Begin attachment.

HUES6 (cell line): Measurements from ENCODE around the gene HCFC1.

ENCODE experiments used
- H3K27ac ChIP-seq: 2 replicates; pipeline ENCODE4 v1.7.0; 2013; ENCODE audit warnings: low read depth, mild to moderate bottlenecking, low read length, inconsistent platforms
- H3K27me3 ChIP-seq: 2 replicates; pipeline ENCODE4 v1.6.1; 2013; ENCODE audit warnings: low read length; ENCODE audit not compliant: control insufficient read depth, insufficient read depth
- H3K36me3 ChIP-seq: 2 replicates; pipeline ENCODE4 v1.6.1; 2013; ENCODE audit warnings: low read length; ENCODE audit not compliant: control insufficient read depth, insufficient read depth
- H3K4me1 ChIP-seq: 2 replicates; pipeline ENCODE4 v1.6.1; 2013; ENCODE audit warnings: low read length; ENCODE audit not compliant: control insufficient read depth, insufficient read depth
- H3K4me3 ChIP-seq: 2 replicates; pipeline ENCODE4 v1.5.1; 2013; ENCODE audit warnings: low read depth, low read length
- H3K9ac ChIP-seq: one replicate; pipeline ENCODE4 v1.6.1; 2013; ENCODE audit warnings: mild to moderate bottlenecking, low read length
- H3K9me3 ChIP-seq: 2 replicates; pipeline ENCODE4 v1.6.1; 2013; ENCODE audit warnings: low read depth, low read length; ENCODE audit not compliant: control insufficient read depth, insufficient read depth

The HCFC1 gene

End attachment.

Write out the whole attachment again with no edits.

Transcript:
HUES6 (cell line): Measurements from ENCODE around the gene HCFC1.

ENCODE experiments used
- H3K27ac ChIP-seq: 2 replicates; pipeline ENCODE4 v1.7.0; 2013; ENCODE audit warnings: low read depth, mild to moderate bottlenecking, low read length, inconsistent platforms
- H3K27me3 ChIP-seq: 2 replicates; pipeline ENCODE4 v1.6.1; 2013; ENCODE audit warnings: low read length; ENCODE audit not compliant: control insufficient read depth, insufficient read depth
- H3K36me3 ChIP-seq: 2 replicates; pipeline ENCODE4 v1.6.1; 2013; ENCODE audit warnings: low read length; ENCODE audit not compliant: control insufficient read depth, insufficient read depth
- H3K4me1 ChIP-seq: 2 replicates; pipeline ENCODE4 v1.6.1; 2013; ENCODE audit warnings: low read length; ENCODE audit not compliant: control insufficient read depth, insufficient read depth
- H3K4me3 ChIP-seq: 2 replicates; pipeline ENCODE4 v1.5.1; 2013; ENCODE audit warnings: low read depth, low read length
- H3K9ac ChIP-seq: one replicate; pipeline ENCODE4 v1.6.1; 2013; ENCODE audit warnings: mild to moderate bottlenecking, low read length
- H3K9me3 ChIP-seq: 2 replicates; pipeline ENCODE4 v1.6.1; 2013; ENCODE audit warnings: low read depth, low read length; ENCODE audit not compliant: control insufficient read depth, insufficient read depth

The HCFC1 gene